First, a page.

The Prime Minister, John Howard, has this afternoon been interrogated about the two crises besetting his government: the allegations and revelations about the “children overboard” story, and the allegations confronting the Governor-General.
For more than 30 minutes, Howard took a series of often aggressive questions from the Canberra press gallery. He refused to say he would seek the resignations of members of his staff, and defended the actions of his foreign policy advisor, Miles Jordana.
Last night, it was revealed that prior to last year’s election Mr. Jordana was in receipt of advice from the Defence Department that there were doubts about allegations of children thrown overboard from a refugee vessel.
Howard also maintained his defence of Dr. Peter Hollingworth, but his statements were carefully couched to take allowance of new developments following the release later today of a statement from the Governor-General.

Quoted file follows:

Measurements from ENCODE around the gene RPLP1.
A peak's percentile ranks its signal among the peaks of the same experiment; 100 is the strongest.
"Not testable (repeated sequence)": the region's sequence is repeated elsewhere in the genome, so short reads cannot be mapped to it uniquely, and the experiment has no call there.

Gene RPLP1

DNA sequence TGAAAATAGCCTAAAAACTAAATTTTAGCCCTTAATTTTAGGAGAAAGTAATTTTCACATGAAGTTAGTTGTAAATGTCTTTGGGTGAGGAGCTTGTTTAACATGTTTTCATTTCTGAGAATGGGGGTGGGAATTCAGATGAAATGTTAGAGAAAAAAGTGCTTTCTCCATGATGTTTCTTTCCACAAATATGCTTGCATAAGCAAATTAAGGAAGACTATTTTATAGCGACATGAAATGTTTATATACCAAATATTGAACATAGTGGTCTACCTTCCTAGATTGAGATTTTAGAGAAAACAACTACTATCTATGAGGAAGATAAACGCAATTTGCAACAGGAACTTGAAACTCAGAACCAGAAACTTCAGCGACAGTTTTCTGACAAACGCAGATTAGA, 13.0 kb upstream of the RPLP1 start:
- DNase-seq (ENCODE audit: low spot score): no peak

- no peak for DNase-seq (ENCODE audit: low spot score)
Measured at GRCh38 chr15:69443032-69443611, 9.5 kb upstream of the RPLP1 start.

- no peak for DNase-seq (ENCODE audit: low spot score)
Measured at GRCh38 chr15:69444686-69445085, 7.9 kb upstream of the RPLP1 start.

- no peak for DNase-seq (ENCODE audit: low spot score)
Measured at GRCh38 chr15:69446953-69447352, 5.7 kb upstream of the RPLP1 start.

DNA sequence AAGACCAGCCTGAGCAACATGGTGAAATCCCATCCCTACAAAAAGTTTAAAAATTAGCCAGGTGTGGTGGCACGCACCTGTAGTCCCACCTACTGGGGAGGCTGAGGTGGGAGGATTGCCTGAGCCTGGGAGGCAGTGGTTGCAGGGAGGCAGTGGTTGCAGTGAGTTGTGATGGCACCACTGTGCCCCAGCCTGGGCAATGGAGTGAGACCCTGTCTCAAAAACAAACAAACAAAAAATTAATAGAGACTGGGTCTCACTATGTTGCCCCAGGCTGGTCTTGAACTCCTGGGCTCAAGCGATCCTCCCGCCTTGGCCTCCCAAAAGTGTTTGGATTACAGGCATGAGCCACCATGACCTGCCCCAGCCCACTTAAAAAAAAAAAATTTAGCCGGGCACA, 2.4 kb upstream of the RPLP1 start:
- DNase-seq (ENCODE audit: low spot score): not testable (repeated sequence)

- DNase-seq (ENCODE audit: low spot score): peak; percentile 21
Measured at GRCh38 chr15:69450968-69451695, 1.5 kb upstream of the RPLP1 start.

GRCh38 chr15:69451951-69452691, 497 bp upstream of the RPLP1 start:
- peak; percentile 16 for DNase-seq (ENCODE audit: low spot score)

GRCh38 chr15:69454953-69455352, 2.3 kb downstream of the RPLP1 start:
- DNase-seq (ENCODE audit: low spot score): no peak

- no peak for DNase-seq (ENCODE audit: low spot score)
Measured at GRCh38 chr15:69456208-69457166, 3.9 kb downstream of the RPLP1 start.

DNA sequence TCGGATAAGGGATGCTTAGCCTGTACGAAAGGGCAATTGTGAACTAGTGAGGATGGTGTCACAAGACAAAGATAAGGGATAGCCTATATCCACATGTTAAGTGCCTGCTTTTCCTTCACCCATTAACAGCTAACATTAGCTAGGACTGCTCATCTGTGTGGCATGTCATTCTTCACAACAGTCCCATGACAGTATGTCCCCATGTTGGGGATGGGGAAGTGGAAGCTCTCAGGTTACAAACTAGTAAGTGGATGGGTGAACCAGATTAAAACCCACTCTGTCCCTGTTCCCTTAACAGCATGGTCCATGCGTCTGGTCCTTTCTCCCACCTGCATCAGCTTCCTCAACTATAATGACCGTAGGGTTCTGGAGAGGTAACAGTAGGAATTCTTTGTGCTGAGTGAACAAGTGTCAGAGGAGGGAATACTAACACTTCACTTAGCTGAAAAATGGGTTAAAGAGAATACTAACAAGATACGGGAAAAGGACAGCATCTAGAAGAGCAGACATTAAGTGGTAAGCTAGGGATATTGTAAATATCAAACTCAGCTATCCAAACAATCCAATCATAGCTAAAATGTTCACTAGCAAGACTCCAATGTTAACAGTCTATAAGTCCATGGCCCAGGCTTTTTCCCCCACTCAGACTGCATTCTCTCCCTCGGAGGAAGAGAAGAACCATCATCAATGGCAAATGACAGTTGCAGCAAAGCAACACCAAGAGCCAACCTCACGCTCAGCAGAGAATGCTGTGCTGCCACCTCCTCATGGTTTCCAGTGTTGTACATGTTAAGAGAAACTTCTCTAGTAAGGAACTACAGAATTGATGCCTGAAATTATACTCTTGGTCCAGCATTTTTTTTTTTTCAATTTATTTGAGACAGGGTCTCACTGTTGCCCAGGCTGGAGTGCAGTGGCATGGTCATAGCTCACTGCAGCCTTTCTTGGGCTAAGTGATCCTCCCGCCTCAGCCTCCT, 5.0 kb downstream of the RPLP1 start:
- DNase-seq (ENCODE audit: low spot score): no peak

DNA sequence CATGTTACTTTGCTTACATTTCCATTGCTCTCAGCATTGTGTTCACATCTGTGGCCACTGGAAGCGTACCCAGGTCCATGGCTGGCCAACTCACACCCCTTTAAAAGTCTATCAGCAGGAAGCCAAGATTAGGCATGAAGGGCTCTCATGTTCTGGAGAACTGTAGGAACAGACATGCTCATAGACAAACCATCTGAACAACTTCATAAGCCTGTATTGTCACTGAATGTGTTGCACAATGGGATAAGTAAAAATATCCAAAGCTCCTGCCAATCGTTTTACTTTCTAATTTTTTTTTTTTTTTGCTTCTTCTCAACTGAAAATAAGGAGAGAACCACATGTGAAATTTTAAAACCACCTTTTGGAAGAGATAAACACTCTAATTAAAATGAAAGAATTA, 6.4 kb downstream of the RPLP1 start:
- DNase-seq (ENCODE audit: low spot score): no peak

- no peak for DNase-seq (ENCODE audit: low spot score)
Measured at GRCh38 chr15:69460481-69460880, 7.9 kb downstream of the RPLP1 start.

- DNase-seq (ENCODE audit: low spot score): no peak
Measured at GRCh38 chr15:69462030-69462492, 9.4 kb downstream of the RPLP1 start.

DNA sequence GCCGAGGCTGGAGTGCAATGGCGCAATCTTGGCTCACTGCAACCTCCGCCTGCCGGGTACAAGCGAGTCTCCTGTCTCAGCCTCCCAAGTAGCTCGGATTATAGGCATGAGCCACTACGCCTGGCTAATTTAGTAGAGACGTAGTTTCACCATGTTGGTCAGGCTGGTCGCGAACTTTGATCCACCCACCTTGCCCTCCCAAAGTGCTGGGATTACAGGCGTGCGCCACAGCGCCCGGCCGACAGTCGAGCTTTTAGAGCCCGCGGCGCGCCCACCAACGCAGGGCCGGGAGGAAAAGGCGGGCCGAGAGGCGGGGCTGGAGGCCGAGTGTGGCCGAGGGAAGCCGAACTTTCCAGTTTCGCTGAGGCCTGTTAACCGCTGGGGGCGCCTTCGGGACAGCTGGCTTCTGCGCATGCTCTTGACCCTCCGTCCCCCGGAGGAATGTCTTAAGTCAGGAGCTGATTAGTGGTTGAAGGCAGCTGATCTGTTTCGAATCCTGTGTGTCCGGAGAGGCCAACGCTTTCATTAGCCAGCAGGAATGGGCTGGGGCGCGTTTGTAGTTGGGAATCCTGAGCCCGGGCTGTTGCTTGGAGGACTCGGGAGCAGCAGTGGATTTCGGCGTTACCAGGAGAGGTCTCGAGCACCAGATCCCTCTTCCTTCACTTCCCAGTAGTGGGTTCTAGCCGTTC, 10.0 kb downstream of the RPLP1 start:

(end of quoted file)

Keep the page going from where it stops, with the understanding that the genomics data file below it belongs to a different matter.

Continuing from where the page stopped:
Question Time was noticably more tense today as the Opposition maintained its questioning of the Prime Minister and the Immigration Minister, Philip Ruddock. The Opposition Leader, Simon Crean, directed nearly every question at Howard. Howard, in turn, went on the attack, likening the ALP’s attitude to that of Dr. Evatt, the former ALP leader, following the 1954 elections. Evatt’s election campaign was derailed by the Petrov defection and the hearings of the Royal Commission established by then Prime Minister Robert Menzies.
During Question Time, the Government orchestrated a number of Dorothy Dix questions from its own members about people smuggling, asylum seekers, union power and economic management, designed to promote its record in government and to attack the Opposition. Government backbenchers could be seen watching the Prime Minister intently throughout Question Time. Ministers such as Tony Abbott were clearly aware of the importance of striking an appropriately confident tone.
The Treasurer, Peter Costello, who has remained silent throughout the controversy over the past ten days, appeared wary. The Speaker, Neil Andrew, ponderous even at the best of times, was on edge throughout the 90-minute Question Time.
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